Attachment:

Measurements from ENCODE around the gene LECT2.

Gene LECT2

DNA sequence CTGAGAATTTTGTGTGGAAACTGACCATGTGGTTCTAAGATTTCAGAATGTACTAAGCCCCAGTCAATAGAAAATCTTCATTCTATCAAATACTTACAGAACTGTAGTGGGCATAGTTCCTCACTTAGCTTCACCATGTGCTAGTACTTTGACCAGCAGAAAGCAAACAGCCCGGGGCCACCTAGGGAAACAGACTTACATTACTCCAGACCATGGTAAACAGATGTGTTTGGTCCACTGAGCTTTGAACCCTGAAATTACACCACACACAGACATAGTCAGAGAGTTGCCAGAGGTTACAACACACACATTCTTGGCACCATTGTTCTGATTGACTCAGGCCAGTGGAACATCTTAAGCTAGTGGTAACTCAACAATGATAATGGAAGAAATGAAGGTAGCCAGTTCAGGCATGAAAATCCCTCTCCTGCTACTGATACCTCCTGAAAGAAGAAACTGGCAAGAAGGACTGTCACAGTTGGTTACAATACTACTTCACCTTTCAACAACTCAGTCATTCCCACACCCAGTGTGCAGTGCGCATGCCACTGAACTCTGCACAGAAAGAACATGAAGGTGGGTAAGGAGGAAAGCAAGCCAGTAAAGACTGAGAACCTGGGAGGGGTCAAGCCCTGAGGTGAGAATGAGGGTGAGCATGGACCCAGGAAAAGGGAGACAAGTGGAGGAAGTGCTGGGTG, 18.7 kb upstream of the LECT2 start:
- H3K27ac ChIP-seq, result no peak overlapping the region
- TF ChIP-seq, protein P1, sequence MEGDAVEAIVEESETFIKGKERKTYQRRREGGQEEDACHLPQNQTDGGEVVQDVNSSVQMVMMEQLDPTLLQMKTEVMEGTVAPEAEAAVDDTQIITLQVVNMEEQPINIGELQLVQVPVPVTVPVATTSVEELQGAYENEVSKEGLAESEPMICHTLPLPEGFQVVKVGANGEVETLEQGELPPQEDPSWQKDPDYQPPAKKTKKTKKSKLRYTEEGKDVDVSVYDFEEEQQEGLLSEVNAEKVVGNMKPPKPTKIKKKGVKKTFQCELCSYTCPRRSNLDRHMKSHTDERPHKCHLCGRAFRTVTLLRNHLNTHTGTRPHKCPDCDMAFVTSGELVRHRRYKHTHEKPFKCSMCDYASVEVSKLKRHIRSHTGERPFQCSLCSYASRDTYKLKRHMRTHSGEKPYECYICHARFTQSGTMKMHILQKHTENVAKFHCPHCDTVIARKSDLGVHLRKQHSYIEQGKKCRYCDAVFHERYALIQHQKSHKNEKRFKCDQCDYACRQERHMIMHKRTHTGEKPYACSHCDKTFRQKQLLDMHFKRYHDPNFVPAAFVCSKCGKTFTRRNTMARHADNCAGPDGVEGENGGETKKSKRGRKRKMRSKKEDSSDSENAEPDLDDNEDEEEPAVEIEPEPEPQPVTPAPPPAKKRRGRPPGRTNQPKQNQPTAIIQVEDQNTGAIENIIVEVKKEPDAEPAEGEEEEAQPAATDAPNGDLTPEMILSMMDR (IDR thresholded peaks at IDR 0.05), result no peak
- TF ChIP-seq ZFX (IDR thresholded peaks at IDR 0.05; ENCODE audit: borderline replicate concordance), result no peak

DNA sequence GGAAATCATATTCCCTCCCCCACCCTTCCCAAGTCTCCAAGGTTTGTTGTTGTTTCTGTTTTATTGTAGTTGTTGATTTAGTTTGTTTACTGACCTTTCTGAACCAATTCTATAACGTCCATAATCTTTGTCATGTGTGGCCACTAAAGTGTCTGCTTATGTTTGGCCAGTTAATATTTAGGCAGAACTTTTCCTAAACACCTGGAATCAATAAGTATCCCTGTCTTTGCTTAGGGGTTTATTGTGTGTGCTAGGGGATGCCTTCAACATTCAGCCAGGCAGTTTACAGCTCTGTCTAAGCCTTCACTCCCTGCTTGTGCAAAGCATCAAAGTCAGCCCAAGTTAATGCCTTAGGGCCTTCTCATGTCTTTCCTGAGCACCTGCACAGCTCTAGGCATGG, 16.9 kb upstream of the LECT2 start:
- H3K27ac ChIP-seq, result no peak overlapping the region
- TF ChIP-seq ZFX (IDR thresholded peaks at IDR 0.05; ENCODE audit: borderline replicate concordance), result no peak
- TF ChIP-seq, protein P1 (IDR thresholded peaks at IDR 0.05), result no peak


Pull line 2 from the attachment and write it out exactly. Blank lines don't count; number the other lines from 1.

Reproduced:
Gene LECT2